“How It’s Made: Furnishing the Log House” shows the things that people who lived in the Morgan Log House owned and how they were made in the colonial period.

It was on display in the temporary exhibit gallery of the Morgan Log House for the 2017 season.

 

At the time that this book was printed, books were printed on a printing press, like the one invented by Johannes Guttenberg in 1450.

Letters were carved, by hand, out of metal punches and set into trays. Type had to be set backwards to produce the correct print. Trays were inked and placed into the press. Paper was placed over the trays. When pushed through the press, ink transferred onto the page, creating a printed sheet. Each sheet was printed multiple times before moving to the next set page. This was slow and taxing work. It could take a long time to set type for a page, one newspaper sheet could take eight hours! An efficient team of printers could produce between 180 and 240 pages an hour, over a fourteen-hour workday.

To construct a book, pages were first organized into signatures of eight to twelve pages. Many signatures were then sewn together to create the inside of the book, which was sewn into a cover. Covers were usually made of stretched leather over boards. Often, as is the case with this Bible, the leather was punched and stamped with decoration.

 

 

 

In the colonial period, pots were produced locally by blacksmiths or at a blast forge out of iron.

The iron industry blossomed in eighteenth century Pennsylvania as a result of abundant ore and coal. Cast iron cooking implements had been manufactured since antiquity. To make cast iron, pig iron was melted down to remove impurities. It was them poured into molds, which were often made out of sand, yielding a finished product.

This sort of pot would have been used for preparing meals over an open hearth. While it might be tempting to think of open hearth cooking as simply holding pots over an open fire, it was a complex system of knowing about changing temperatures and conditions. Pots such as this would have been placed in warm coals somewhere inside the hearth to cook or could have been hung above the fire on a crane, which could be positioned closer or farther from the flame as needed.

Did You Know?

The lid of this pot is newer than the pot itself and was probably forged in the nineteenth century. This could show that the pot was used into the 1800s.

Cast iron pots frequently appear on colonial home inventories, and while it would be tempting to consider them to be a status symbol, they were a necessary tool owned by both the rich and the poor.

Eyeglasses, as we know them, first came into fashion in the eighteenth century.

An early handheld precursor to today’s eyeglasses was first invented in the thirteenth century. Such spectacles were often used by those who did not wish to be seen wearing glasses (George Washington included). As printed books became more popular and available, demand for eyeglasses increased, which lead to increased production and availability.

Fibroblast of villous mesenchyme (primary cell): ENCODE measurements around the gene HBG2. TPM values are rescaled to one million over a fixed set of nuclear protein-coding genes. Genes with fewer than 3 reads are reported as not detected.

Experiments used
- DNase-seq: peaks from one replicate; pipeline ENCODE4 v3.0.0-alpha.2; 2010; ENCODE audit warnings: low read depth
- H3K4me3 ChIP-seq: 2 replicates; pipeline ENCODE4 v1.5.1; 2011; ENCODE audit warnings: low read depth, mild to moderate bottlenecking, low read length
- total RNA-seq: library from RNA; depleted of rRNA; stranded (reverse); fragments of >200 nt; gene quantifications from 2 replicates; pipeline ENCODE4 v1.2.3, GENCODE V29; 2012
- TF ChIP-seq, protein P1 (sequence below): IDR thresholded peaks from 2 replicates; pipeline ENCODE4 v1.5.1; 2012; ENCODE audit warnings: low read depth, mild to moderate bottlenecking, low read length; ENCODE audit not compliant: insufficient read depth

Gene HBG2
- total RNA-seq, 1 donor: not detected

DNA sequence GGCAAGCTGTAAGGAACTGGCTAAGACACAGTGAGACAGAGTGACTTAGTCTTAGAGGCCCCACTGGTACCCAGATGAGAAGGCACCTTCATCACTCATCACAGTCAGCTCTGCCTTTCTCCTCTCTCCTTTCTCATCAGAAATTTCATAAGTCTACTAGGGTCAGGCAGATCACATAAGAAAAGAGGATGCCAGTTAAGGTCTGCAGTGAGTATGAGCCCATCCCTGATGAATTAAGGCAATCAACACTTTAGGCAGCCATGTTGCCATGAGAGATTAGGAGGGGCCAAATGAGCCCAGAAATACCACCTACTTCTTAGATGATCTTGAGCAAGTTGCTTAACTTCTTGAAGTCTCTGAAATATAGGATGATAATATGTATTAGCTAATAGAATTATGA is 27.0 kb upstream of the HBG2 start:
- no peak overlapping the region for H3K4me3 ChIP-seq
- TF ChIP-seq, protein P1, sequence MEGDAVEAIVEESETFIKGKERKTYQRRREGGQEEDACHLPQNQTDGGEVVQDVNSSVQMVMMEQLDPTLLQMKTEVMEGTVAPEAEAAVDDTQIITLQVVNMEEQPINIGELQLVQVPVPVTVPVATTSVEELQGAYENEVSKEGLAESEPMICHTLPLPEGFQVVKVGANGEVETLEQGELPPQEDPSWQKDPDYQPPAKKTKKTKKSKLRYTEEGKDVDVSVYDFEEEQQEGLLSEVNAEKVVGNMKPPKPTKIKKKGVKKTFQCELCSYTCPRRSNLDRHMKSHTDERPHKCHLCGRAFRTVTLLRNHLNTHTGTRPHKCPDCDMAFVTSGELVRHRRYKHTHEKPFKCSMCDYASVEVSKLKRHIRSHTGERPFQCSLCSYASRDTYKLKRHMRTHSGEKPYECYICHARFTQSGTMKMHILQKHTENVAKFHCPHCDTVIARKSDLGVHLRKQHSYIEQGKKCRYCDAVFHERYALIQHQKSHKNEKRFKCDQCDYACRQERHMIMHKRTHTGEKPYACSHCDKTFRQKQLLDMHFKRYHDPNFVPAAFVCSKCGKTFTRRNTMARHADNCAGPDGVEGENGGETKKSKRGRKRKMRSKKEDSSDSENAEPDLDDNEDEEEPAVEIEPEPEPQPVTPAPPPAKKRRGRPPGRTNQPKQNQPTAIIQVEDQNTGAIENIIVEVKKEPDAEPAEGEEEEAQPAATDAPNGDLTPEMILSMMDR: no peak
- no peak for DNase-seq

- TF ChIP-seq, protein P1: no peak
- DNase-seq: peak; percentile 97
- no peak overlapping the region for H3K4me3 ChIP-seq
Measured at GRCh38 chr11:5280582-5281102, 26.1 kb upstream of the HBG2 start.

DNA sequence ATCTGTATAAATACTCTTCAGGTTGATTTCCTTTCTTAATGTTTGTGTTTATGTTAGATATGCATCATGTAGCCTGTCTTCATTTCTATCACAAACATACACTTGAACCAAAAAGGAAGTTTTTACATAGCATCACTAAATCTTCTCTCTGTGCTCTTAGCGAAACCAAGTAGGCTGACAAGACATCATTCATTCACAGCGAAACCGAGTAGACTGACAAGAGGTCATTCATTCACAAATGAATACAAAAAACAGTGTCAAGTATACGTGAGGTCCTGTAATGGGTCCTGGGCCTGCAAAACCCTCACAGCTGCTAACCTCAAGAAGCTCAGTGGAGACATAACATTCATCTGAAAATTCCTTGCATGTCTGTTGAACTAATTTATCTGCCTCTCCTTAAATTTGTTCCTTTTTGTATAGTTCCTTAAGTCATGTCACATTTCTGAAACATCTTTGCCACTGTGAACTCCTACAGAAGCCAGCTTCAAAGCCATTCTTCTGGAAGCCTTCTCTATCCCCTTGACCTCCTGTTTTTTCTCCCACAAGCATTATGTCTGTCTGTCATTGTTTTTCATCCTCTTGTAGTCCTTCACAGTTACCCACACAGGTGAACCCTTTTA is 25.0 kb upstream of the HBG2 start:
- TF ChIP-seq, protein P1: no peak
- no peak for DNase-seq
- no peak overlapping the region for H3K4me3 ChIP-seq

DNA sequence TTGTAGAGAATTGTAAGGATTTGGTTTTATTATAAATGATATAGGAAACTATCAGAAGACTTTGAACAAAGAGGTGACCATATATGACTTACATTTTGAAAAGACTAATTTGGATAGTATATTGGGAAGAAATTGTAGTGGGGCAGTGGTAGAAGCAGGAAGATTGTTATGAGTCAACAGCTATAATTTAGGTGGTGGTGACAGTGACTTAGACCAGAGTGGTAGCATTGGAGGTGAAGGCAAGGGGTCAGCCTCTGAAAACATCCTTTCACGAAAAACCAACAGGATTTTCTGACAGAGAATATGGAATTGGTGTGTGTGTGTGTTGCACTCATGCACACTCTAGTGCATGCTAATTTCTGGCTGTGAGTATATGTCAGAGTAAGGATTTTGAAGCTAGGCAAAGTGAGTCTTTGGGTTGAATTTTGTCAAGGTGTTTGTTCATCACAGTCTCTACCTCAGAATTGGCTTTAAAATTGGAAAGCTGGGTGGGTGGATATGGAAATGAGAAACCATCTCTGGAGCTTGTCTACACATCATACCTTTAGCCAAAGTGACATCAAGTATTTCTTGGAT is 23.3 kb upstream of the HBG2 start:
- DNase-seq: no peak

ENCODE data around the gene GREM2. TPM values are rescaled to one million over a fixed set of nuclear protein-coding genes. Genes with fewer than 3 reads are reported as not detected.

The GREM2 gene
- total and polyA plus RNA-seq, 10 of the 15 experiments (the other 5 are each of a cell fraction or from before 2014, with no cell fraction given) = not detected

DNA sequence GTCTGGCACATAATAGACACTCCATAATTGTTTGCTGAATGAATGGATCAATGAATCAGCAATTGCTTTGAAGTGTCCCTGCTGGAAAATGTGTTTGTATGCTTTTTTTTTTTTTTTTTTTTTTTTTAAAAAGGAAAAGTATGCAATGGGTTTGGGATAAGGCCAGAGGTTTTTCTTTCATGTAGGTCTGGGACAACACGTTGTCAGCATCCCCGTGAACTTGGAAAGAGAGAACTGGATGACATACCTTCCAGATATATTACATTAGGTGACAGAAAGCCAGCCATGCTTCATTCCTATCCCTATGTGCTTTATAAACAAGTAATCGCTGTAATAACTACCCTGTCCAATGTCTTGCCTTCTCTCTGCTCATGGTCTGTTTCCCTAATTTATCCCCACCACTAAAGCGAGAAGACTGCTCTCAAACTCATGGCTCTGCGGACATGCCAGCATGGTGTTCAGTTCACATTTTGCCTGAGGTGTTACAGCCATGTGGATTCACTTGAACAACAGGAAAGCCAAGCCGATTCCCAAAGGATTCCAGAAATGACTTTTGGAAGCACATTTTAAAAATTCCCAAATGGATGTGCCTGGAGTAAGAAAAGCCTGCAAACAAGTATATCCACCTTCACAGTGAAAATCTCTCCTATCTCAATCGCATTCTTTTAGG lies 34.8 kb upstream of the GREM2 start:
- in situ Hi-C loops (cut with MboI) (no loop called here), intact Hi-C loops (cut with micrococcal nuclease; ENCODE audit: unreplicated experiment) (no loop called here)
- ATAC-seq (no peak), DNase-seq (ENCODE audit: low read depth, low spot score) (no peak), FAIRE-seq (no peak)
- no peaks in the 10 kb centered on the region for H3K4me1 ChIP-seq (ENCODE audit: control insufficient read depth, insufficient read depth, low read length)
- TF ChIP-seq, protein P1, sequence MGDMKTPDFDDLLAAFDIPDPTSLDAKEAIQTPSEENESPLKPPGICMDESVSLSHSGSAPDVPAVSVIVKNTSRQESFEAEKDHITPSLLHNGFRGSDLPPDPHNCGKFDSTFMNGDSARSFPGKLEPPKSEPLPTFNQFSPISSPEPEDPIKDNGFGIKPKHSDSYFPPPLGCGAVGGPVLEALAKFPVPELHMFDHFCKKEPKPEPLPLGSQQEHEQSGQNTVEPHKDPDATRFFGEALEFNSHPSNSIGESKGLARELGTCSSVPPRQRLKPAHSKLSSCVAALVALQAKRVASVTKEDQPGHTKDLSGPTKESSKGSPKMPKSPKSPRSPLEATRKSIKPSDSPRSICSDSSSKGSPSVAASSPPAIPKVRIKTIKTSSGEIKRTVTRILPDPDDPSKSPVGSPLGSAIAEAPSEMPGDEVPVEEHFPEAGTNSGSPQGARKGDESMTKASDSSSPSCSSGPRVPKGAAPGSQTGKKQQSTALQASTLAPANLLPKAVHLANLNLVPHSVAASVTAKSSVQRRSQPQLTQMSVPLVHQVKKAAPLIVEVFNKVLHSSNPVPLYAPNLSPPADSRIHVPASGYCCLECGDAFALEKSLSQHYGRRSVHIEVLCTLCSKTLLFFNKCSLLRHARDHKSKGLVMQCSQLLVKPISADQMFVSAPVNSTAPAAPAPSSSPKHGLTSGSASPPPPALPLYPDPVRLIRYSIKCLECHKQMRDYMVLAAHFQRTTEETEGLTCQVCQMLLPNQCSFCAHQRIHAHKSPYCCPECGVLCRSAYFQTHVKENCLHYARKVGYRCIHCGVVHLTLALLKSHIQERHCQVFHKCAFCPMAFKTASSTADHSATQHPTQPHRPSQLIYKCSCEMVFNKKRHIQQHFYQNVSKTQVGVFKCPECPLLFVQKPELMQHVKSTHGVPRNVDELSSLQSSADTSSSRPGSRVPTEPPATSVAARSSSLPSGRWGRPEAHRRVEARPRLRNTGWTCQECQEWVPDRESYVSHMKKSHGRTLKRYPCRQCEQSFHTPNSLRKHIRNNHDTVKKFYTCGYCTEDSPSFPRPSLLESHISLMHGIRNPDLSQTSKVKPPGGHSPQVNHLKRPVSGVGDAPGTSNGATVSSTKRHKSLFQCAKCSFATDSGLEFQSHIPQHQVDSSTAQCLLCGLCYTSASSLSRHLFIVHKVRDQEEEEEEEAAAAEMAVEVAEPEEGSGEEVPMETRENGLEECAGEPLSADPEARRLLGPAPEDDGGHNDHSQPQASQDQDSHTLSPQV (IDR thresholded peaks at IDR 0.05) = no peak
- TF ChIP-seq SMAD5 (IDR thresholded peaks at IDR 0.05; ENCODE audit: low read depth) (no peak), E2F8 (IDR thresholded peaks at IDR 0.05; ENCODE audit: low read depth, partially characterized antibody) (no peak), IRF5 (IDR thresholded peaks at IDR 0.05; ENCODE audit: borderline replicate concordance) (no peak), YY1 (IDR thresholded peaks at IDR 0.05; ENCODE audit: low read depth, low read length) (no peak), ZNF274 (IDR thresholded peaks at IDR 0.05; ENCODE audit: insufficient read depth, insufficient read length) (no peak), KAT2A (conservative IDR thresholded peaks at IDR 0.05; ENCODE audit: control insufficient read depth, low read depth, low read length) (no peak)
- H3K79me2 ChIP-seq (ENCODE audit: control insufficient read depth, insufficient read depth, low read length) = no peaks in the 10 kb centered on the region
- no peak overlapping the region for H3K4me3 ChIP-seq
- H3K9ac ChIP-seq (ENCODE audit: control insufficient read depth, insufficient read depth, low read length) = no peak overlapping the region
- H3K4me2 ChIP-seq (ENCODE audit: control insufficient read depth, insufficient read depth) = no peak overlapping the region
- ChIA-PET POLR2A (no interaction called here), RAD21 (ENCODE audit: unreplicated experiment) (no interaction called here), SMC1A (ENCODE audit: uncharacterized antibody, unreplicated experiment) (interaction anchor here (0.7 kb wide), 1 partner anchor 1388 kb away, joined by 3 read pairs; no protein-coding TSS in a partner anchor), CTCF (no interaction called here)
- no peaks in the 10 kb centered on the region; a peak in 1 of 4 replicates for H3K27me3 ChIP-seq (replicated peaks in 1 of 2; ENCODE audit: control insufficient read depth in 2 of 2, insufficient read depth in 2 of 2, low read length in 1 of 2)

For much of the colonial period, eyeglasses were imported from England. John McAllister Sr. opened the first optical shop in Philadelphia in 1799. After the War of 1812, glasses started to be made in the new United States.

These glasses were probably imported from Great Britain and purchased locally towards the end of the eighteenth century.

There were many chairs to choose from in the colonial period, and decisions were often based on class and use.

The chair on the right is a Chippendale side chair that was produced at the end of the eighteenth century. The style is named after Thomas Chippendale, a British carpenter who wrote¬†The Gentleman and Cabinet Maker’s Director, a guidebook for craftsmen creating English furniture. The guidebook was used in England and the colonies, and as a result a Chippendale piece might not have been created in the workshop of Thomas Chippendale. It represents one of the first cases of international mass production. However, Chippendale chairs were highly prized furniture pieces.

The chair on the left is an example of an eighteenth century ladderback chair with a rushed seat. Such a chair would have been made by a local craftsman. While it would require skill and specialized tools to make it, it would have been more financially available for the people who lived in this house.

Did You Know?

Chippendale furniture was the first example of a British furniture style that was named for the designer rather than the reigning monarch. Earlier examples include Carolinian and Georgian.

Throughout the eighteenth century, farmers in the colonies and the new United States relied on tools to reap their harvests. While farming today is mechanized, in the colonial period farming was primarily done by hand.

Additionally, tools were not mass produced in factories. Rather, they were produced by skilled hands for a necessary purpose. Tools were primarily made with utility in mind. Metal tools would be forged by a local blacksmith at the request of the laborer who needed them. Additionally, tools could be made from whatever was on hand. While this hayfork was produced by someone that clearly knew their way around a carpenter’s bench, other hayforks were made out of whatever pieces of wood were handy–even whole tree branches.